For a while now, we have been advocates of:
- Taking core investment grade exposure in AUD that provides the basis for capital stability and income security
- In an underdeveloped market, pick up mispriced credit risk locally through AUD and high yield FIIG originations, and take additional high yield exposures in the US to pick up overall yield of the portfolio
- Take advantage of being AUD based - currency investors use the natural hedge of the AUD/USD rate if markets experience a severe “risk off” situation
This is definitely at the longer end of the investment grade spectrum, but with running yields well above 4.50 per cent, these bonds can form core holdings for income seeking investors as well as offering excellent downside protection should we see a “risk off” event.
To summarise, both DirectBonds from Emirates NBD and QNB Finance offer a high quality investment grade addition to balance high yield portfolios, provide very good relative value and potential price appreciation.
Best relative value in the floating rate note market
For those of you intent on keeping duration short, we continue to favour floating rate Residential Mortgage Backed Securities (RMBS). High institutional demand can make the securities difficult to access but we frequently receive parcels that are quickly snapped up by ready buyers.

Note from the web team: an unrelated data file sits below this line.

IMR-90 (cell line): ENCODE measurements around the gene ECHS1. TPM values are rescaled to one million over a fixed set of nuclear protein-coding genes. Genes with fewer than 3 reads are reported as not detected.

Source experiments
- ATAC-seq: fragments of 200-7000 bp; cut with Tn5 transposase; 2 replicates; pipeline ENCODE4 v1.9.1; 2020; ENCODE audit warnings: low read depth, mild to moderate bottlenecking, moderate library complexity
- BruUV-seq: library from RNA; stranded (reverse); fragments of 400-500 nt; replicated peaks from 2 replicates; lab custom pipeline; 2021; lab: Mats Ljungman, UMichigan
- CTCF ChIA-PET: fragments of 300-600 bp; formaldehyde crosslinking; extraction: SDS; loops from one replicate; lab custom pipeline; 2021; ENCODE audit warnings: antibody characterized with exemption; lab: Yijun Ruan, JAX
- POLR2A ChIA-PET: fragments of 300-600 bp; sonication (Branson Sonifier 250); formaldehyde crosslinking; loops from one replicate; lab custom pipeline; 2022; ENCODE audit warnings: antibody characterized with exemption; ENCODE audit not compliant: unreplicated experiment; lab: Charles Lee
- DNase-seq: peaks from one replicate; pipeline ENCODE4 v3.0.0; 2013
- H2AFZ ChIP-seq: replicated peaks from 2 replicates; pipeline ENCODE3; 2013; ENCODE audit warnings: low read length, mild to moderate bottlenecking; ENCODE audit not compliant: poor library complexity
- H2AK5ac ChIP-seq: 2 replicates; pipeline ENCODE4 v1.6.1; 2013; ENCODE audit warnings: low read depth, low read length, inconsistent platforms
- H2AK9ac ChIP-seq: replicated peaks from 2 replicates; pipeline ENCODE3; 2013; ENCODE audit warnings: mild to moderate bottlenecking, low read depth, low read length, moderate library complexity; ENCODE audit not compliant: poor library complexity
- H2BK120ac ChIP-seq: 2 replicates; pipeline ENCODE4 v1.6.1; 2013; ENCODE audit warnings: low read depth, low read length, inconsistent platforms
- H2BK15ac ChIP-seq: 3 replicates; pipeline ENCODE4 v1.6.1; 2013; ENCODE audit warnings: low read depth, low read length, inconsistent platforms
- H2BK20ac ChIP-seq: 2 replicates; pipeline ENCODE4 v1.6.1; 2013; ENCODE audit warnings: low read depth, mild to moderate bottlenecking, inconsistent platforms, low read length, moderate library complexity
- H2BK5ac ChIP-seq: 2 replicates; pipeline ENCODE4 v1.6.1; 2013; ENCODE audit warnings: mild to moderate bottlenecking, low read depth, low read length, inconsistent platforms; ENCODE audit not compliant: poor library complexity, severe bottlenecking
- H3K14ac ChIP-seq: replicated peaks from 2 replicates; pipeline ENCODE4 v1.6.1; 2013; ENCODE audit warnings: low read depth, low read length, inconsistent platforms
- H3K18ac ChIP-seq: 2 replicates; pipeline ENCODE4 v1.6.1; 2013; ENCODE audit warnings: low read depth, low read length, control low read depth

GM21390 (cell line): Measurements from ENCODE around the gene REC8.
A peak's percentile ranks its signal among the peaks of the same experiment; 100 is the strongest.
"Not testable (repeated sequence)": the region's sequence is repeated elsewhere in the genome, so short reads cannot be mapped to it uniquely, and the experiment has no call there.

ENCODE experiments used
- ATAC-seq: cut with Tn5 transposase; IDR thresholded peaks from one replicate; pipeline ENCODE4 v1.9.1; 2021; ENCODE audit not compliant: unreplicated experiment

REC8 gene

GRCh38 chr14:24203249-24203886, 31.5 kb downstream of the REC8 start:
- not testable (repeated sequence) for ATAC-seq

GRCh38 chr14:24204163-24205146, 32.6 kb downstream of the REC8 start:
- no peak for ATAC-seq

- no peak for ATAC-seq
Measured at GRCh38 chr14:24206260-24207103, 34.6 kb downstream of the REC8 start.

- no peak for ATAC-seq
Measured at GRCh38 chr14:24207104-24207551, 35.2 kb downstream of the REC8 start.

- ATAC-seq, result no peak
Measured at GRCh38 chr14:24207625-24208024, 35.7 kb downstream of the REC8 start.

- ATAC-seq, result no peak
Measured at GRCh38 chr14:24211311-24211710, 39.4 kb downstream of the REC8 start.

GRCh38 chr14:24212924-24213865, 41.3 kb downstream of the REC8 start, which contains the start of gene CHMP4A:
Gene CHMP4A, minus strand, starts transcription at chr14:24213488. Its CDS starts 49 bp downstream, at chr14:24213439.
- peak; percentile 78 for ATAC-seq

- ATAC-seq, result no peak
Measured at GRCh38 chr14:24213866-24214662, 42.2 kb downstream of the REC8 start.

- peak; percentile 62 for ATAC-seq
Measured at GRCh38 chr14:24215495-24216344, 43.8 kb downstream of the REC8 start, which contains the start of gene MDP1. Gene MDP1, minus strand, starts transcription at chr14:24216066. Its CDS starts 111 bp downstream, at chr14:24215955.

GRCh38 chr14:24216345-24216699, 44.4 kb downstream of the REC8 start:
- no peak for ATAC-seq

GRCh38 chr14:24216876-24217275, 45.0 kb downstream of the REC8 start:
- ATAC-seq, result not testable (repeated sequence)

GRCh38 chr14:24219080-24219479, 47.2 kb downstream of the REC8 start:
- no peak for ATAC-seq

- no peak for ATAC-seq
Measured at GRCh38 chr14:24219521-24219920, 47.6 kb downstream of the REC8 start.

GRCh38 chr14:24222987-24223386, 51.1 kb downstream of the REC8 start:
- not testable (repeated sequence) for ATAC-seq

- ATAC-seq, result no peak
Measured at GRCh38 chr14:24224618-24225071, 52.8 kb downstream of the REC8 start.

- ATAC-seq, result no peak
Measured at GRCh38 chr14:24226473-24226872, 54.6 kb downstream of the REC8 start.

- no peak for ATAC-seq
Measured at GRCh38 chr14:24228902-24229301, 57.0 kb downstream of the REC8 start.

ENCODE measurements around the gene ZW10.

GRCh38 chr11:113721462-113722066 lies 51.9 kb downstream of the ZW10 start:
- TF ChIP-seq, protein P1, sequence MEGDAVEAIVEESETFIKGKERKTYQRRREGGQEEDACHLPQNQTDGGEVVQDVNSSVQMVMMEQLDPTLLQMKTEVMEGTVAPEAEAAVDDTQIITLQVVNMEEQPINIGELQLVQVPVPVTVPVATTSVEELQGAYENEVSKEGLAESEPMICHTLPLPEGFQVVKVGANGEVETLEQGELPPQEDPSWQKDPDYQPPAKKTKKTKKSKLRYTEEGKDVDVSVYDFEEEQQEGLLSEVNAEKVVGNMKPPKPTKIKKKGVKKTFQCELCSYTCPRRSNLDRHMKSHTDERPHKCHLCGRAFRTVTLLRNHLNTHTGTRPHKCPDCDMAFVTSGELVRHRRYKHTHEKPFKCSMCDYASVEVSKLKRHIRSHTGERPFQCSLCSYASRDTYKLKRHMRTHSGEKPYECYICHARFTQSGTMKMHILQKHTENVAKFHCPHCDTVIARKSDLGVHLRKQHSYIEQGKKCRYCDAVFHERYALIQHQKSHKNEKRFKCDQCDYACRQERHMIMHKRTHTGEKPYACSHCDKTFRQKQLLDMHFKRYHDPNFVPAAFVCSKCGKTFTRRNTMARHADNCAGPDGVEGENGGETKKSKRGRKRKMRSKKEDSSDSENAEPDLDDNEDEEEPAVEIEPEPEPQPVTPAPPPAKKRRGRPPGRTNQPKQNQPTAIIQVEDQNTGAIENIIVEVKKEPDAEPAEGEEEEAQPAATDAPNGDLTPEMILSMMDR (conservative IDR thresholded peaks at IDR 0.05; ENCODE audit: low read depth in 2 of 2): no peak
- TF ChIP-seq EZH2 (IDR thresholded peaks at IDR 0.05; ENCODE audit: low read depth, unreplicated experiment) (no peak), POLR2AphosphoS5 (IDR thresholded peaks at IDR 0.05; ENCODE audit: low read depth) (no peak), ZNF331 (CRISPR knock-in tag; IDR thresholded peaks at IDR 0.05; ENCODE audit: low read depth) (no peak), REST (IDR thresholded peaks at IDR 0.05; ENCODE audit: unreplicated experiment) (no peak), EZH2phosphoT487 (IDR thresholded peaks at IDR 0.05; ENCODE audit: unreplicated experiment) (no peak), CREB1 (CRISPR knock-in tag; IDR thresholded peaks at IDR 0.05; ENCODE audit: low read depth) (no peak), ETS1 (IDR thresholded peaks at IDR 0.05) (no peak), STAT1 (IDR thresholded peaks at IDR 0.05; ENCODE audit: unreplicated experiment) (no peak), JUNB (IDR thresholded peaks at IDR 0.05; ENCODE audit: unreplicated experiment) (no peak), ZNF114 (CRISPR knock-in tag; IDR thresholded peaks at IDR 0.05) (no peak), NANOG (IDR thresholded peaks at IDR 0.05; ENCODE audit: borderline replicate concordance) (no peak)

NAB’s latest RMBS deal launched 5 February with the aim of raising $750m and was upsized to $2bn. Pricing gives an indication of what investors may achieve in the secondary market. Source: KangaNews
To add your name to the wait list for RMBS or to find out more information on the new DirectBonds, please contact your local dealer.
Note: RMBS are available to wholesale investors only
Tom Guest, Associate Director, Fixed Income Sales Tom is a Brisbane local who joined FIIG in 2014 as a dealer after stints as an analyst with Queensland Investment Corporation and before that, with Credit Suisse International in London.
Jonathon Sheridan, NSW/ACT State Manager
Jonathan is a fixed income specialist investing in and advising on markets for over 15 years, in private banking across all asset classes. He is a senior Director for FIIG's Private Client Sector.